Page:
St. Mary’s River

14 11 2017

Weekend number 2 of my quest found me back up at the St. Mary’s River in Sault Ste. Marie Ontario Canada.  Last week I got a message from Rod Trudel, owner of the On The Fly Fishing Company,  telling me that the Steelhead were in.  I made plans to arrive Saturday morning (11/11) and of course the weather took a turn on me.  Temps in the teens and snow were what was waiting for me on my arrival.  As I pulled into the parking lot Saturday morning I was surprised to see that no one else was there.  Again I wondered if there was something going on that I did not know about.  I suited  up and about 20 minutes later I was headed to the water.  Once I got there I soon found out why I was the only one there.  The wind was straight out of the south and in my face.  It never even occurred to check the wind direction.  I never really checked to see which way the river ran either.  I just figured that with it coming out of Lake Superior and into Lake Huron that the river ran from north to south.  Actually, the bridge does but the river itself runs from west to east.  That meant the 15 mph from the South was coming off the water and in my face.  Needless to say casting into this wind was pointless.  My forward cast would end up in a big ball 10 feet out in front of me.  Even though I was casting a 600 grain Skagit head with a 13-6 Sage rod I just couldn’t muscle it through.  The gates were still open as well so wading across was pretty much out of the question for me.  Around 11 am I just gave up and headed for the hotel room.  The wind was supposed to die down to nothing over night so I would try again in the morning.  The highlight of my morning was another otter that swam by me and stood up on a rock and stared at me for a bit.  Of course I didn’t have enough sense to take a picture until after he dove back in.

The following morning I awoke to no wind a a fresh dusting of snow.  This time when I arrived at the parking lot I was not alone and when I got to the river 4 pinners were already camped out on the berm and fishing the area I was hoping I could fish.  No such luck.  They pretty much covered that whole side of the rapids.  I sometimes wonder if they have GPS trackers in their floats for the amount of distance they let them travel.  I stayed on the other side and worked a few seams and holes but it was to no avail.  I watched them hook up about half a dozen times and land a few fish.  All I managed to do was wash a few flies.  At least my casting is getting a lot better.

After a few hours I packed it in and headed for home.  I had a 5 hour drive ahead of me and my nephew’s birthday was at 4:00 pm.  Not that he would really notice if I was there but the rest of the family would.  I hate family obligation pressure.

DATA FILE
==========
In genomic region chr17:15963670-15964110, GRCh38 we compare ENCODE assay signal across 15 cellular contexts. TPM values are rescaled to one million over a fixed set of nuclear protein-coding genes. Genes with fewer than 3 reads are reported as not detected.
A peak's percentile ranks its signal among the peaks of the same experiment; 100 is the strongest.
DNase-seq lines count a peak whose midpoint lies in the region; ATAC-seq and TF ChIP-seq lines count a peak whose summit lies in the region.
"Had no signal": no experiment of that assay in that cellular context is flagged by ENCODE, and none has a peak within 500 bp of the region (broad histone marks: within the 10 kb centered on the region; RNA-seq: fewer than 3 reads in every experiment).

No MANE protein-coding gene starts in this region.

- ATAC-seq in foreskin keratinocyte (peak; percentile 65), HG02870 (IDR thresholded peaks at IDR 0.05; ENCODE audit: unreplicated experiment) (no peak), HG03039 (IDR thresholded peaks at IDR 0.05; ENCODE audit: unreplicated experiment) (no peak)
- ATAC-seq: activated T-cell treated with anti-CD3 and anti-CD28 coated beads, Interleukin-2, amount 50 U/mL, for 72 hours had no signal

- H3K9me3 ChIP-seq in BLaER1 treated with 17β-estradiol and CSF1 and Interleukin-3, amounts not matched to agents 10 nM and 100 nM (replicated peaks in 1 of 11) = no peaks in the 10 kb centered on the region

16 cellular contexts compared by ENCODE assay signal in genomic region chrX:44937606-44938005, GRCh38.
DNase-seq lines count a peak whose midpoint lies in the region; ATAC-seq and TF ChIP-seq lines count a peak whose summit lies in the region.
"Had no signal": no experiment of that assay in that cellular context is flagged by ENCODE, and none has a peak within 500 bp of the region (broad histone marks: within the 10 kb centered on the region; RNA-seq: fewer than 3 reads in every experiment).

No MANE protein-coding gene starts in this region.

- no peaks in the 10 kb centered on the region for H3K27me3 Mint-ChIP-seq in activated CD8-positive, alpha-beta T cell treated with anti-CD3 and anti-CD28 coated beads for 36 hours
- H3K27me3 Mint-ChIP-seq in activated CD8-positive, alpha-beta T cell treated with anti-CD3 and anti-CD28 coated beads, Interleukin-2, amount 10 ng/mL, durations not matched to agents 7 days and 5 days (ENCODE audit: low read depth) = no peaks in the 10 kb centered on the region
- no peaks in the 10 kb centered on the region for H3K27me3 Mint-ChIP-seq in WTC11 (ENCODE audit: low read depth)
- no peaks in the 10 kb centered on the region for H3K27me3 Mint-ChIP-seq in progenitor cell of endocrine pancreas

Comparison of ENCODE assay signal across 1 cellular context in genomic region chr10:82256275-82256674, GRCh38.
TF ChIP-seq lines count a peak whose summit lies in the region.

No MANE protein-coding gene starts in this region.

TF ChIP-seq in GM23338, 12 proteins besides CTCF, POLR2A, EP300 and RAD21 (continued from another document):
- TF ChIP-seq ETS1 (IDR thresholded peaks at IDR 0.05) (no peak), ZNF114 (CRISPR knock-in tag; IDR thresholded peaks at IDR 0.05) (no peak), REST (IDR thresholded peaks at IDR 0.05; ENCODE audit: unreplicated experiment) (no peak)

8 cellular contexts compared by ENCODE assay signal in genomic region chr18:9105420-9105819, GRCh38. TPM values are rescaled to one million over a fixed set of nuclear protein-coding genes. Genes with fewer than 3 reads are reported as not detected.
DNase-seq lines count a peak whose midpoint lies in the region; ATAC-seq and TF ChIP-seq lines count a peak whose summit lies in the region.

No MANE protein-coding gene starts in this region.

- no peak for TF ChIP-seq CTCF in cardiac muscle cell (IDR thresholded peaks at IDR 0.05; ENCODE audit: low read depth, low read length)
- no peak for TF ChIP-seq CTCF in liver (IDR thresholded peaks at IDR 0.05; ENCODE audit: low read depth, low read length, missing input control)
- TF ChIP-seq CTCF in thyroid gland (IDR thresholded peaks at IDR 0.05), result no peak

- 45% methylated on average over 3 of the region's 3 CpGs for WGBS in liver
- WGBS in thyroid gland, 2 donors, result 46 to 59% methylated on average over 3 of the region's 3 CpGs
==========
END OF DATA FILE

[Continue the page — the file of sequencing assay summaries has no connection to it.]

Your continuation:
Next up, back to The Huron River, or maybe the Detroit River since my Mom told me she is out of walleye again.

My Fly Drying rack and not my Fly that caught a fish rack.

The otter swimming away instead of the otter standing on the rock picture.

 

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The Streak Continues

16 05 2017

I’m going back to walleye fishing full time.  They are so much easier.

 

This past weekend I headed north, back up to Sault Ste. Marie to try the St. Mary’s Rapids one more time for Steelhead.  I figured this would be my last chance at them until the Fall.  I’m busy for the next month and I don’t expect them to stick around until the end of June.  Having said that I’ll probably catch one when I am back up at the end of the summer, chasing salmon.

I met Rod at the usual spot around 7:30 am.  There was already a crowd of anglers (about a dozen) fishing a 75 yard stretch so we headed farther up, closer to the gates.  It still cracks me up to think that a dozen is crowded.  I can remember the elbow to elbow combat fishing at Tippy Dam some 30 years ago.  As we walked over we stopped to check out a Beaver sitting on his lodge and that was when I realized I didn’t have my phone.  Back to the car I went.  It would be just my luck that I would catch my personal best Steelhead and I would have no way of getting a picture.  Once I got that all straightened around I waded in and started casting, and casting, and casting, and just for good measure, more casting.  Nothing.  I could see the fish swirling around on the surface.  Rod could even see a few follow my fly and then at the last second just turn and swim away.  No takes, no bumps, no hits, just refusals.  The nymphers and pinners were getting a few but not me, the lone swinger in the area.  At least I looked cool not catching anything.  I brought my new Sage Pulse Spey rod so I got plenty of practice in casting a true Spey Rod.  I can already tell that when I finally cut loose with this rod I’ll be able to cast it all the way to the backing.  I didn’t have a need to make any super long casts but whenever I made that perfect cast the line would about jerk the reel when it came to the end.  I’ll use it again this summer when the water is deeper and faster and I will need the distance.  By 11:30 we were packing it in.  The Sun was high and bright and not a cloud in sight.  Not exactly ideal conditions for Steelhead fishing, especially when the water is this clear and shallow.  I did come back alter after dinner for a few more hours but it was still the same result.